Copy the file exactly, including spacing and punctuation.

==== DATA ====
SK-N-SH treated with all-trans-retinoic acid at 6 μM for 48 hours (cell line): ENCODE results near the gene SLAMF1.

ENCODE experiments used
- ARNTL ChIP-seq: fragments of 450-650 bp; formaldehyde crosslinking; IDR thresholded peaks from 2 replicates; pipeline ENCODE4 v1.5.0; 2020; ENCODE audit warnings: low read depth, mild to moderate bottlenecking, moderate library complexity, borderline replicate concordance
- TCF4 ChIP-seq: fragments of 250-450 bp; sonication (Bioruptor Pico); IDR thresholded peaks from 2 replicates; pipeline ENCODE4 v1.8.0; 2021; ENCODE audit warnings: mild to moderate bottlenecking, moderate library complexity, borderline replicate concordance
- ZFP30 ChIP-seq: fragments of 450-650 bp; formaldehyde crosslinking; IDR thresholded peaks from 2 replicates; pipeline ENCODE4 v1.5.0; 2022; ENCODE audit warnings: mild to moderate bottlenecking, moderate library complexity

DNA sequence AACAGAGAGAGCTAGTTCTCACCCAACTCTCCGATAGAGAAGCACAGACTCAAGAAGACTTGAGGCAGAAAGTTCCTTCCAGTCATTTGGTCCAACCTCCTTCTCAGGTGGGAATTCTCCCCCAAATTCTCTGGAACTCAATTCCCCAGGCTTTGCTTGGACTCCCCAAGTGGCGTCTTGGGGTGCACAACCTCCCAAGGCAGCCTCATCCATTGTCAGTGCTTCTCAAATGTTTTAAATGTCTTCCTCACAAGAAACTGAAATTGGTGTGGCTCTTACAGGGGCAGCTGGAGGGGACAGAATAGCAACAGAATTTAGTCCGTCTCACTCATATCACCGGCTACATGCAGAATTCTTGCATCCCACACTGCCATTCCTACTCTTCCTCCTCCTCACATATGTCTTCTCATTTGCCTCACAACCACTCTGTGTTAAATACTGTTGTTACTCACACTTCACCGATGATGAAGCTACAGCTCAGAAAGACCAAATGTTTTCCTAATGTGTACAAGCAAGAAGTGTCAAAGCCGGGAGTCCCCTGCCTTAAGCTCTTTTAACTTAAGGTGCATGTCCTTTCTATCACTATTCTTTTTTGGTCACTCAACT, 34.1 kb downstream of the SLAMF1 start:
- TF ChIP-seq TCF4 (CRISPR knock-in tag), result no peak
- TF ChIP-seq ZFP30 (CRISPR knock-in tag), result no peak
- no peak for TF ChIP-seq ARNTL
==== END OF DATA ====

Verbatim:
SK-N-SH treated with all-trans-retinoic acid at 6 μM for 48 hours (cell line): ENCODE results near the gene SLAMF1.

ENCODE experiments used
- ARNTL ChIP-seq: fragments of 450-650 bp; formaldehyde crosslinking; IDR thresholded peaks from 2 replicates; pipeline ENCODE4 v1.5.0; 2020; ENCODE audit warnings: low read depth, mild to moderate bottlenecking, moderate library complexity, borderline replicate concordance
- TCF4 ChIP-seq: fragments of 250-450 bp; sonication (Bioruptor Pico); IDR thresholded peaks from 2 replicates; pipeline ENCODE4 v1.8.0; 2021; ENCODE audit warnings: mild to moderate bottlenecking, moderate library complexity, borderline replicate concordance
- ZFP30 ChIP-seq: fragments of 450-650 bp; formaldehyde crosslinking; IDR thresholded peaks from 2 replicates; pipeline ENCODE4 v1.5.0; 2022; ENCODE audit warnings: mild to moderate bottlenecking, moderate library complexity

DNA sequence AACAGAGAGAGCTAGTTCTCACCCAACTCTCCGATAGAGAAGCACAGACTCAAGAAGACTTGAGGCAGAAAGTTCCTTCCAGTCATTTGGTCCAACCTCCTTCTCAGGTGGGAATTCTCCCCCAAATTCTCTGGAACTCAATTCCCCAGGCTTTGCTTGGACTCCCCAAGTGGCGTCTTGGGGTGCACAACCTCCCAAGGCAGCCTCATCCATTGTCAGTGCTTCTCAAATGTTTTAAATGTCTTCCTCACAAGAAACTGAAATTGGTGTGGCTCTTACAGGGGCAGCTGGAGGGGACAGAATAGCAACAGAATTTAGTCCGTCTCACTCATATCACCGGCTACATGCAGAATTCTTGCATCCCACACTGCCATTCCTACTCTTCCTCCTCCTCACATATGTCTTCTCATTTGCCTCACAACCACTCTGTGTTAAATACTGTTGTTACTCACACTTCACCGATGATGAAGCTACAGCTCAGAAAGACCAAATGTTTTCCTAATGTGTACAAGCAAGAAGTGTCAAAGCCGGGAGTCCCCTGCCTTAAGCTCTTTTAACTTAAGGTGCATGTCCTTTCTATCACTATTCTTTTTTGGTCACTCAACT, 34.1 kb downstream of the SLAMF1 start:
- TF ChIP-seq TCF4 (CRISPR knock-in tag), result no peak
- TF ChIP-seq ZFP30 (CRISPR knock-in tag), result no peak
- no peak for TF ChIP-seq ARNTL